I like to believe that when I read another writer’s work, I’m filtering their imagination through mine which alters and improves my thought process as my mind is opened to new possibilities and different ways of approaching the same subject. In a June 2014 Moviepilot article on Interview with the Vampire, Laylla Azarbyjani wrote: I’m not saying I don’t watch vampire films/series that portray vampires differently, I don’t mind them, I just prefer films that stay true to the original story about vampires. For example burning in the sun, stake to the heart and crucifixes – these are just some examples, there are so many more.” All of Anne Rice’s Vampire Chronicles series are important works in the vampire canon.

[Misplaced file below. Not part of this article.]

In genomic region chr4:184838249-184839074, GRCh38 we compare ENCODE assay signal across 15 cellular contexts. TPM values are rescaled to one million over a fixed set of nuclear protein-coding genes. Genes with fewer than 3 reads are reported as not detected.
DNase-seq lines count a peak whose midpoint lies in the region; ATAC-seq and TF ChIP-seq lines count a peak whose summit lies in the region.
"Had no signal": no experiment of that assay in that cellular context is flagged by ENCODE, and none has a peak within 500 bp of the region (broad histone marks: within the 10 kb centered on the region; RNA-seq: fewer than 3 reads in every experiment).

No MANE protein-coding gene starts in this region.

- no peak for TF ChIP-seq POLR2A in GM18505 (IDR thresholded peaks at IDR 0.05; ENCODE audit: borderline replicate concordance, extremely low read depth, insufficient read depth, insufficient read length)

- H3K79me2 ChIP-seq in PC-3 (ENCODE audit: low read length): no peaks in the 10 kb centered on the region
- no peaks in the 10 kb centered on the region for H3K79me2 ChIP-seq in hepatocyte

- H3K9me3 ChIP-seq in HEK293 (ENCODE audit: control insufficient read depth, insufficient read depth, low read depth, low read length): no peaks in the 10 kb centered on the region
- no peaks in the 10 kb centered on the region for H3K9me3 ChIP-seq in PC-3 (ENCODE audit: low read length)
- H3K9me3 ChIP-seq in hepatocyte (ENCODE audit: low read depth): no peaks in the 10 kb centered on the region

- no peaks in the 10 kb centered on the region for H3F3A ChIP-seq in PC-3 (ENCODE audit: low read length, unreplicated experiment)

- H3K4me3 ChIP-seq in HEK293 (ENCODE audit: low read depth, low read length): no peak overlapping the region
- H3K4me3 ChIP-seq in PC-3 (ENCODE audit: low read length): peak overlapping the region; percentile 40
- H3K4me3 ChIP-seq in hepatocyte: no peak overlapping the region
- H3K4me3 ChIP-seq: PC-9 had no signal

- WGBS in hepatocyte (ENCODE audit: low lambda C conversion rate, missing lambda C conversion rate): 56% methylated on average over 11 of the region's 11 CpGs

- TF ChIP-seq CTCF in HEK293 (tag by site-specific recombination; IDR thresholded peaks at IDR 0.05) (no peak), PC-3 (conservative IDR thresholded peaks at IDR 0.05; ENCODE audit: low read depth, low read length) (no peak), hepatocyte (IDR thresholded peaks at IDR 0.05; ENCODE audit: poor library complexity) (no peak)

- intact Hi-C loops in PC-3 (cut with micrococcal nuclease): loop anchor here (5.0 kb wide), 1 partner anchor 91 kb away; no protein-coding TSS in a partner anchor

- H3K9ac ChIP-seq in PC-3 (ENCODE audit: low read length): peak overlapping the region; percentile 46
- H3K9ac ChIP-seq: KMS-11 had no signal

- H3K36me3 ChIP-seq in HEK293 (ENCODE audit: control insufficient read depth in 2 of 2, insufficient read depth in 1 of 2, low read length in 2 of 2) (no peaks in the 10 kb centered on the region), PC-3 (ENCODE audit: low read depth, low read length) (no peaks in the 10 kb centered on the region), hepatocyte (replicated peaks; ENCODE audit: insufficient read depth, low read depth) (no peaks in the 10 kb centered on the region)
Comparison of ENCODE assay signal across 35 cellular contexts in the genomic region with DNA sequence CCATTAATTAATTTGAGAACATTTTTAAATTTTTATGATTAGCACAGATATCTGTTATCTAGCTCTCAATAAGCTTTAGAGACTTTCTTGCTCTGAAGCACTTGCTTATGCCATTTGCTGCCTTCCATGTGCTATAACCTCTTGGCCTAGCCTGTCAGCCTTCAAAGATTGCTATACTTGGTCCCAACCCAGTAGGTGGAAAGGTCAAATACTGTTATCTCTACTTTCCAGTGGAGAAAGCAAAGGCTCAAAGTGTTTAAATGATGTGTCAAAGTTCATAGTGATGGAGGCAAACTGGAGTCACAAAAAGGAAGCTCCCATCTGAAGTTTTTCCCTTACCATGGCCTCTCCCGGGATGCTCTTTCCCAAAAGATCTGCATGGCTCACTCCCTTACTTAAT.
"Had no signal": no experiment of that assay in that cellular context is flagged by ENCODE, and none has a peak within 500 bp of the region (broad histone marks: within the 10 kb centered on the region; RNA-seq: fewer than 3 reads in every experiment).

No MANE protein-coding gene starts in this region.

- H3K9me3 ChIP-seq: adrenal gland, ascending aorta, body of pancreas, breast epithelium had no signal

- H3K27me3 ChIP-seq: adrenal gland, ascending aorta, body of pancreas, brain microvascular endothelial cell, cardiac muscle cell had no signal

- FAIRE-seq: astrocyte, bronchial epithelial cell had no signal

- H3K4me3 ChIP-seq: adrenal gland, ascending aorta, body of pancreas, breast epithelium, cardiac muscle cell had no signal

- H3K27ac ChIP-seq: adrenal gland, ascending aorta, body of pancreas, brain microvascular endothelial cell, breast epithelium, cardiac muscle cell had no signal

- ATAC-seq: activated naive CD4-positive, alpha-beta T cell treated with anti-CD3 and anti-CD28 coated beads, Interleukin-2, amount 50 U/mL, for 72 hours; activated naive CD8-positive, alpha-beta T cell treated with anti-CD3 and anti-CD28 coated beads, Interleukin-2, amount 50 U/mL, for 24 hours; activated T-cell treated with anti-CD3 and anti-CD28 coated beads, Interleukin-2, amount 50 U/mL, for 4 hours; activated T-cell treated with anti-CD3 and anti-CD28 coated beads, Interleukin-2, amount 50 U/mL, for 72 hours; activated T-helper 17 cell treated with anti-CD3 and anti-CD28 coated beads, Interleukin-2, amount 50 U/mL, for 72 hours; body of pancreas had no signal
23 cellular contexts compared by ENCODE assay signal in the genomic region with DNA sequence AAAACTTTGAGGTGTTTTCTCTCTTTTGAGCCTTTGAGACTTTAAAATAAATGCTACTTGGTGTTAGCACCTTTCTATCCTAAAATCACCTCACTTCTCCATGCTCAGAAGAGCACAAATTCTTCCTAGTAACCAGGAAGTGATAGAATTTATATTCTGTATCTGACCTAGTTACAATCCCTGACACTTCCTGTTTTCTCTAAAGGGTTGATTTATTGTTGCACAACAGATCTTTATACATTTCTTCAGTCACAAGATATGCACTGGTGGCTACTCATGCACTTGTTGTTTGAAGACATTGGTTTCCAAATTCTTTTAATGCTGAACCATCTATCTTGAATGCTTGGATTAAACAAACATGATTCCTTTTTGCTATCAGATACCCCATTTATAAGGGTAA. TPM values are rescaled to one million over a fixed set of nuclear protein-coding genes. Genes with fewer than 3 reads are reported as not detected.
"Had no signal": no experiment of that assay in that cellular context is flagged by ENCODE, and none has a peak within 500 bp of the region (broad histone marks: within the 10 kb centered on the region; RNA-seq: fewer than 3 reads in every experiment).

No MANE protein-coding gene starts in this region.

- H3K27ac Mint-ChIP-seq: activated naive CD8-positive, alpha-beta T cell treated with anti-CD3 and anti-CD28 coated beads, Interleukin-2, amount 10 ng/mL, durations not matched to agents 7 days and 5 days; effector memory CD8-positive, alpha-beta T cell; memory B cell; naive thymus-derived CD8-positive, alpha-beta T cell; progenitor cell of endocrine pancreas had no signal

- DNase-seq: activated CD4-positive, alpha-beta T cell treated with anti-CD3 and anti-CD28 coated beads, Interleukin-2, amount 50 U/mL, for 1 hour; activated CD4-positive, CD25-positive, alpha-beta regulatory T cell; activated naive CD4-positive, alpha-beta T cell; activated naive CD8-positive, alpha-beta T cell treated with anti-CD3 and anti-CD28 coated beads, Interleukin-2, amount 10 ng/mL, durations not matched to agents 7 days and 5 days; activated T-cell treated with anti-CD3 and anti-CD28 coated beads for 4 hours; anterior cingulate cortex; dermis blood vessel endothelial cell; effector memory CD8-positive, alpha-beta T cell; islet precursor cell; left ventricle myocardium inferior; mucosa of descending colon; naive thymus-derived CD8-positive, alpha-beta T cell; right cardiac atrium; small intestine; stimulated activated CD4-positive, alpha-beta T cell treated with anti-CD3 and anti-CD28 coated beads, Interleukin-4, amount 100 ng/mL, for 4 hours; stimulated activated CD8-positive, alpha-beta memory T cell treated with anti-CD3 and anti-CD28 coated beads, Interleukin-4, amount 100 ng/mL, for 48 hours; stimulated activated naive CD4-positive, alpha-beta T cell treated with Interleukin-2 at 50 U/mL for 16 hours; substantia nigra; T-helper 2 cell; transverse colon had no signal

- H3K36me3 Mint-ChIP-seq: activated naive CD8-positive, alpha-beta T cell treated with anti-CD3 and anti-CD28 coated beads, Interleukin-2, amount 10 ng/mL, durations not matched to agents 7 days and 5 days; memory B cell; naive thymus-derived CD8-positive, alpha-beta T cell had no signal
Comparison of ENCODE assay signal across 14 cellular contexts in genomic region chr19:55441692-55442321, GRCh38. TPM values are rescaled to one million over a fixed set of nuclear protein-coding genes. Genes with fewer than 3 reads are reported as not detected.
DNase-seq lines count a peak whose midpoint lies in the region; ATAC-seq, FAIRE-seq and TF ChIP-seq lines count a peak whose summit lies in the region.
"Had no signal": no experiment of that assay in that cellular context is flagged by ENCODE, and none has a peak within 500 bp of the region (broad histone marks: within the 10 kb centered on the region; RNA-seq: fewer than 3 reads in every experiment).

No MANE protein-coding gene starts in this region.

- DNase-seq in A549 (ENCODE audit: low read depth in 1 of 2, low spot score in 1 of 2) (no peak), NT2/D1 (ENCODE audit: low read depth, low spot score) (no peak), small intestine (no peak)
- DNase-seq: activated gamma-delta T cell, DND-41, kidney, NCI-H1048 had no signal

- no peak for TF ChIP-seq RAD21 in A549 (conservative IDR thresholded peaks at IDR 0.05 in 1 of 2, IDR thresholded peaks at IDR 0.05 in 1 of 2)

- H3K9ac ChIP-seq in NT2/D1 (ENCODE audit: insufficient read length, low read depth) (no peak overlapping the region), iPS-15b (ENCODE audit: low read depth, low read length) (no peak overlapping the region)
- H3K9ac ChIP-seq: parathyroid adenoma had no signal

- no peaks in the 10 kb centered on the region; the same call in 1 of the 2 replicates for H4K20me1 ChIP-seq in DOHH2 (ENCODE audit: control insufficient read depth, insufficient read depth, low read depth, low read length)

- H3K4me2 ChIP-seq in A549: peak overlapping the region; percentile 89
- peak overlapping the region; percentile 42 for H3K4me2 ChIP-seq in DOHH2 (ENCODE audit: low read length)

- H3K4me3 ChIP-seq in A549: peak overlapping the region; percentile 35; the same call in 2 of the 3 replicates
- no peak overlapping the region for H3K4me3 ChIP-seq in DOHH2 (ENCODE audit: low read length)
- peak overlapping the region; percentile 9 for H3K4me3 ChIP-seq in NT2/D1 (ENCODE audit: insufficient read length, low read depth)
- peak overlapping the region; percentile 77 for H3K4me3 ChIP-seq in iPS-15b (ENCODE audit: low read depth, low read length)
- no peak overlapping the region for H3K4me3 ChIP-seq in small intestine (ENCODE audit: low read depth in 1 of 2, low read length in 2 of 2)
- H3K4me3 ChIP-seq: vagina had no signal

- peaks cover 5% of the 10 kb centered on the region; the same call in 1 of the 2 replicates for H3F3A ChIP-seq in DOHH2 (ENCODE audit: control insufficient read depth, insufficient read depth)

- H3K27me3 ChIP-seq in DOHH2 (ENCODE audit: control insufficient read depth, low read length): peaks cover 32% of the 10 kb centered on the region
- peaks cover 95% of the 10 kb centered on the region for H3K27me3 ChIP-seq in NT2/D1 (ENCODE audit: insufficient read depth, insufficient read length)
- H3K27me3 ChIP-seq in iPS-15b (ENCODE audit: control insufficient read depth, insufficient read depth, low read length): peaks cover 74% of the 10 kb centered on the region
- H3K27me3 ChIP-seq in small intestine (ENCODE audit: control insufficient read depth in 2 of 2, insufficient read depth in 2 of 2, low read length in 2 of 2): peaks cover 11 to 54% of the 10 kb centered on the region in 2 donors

As I drink my blood-red tea and return to the world of my vampires, it’s comforting to think that the vampire legend will continue and change ad infinitum. What do you think?

[The Vorbing is available here; getBook.at/TheVorbingAmazon]

© Stewart Stafford, 2015. All rights reserved.

The Vorbing: The Book Cover

Stewart Stafford, The Vorbing, The Vampire Creation Myth Begins, Fantasy, Horror, Vampire Novel/s, Vampire Book/s, Supernatural, Superstition, Myth, Legend
The Vorbing by Stewart Stafford (Coming in early 2015)

The book cover for The Vorbing will be delivered to me on December 15th, 2014. I have just spent the morning answering dozens of the designer’s questions and sending as many photos and other visual aids as I can. Exciting times. It’s another step on the way to my dream and I am slowly but surely getting there with the help of others.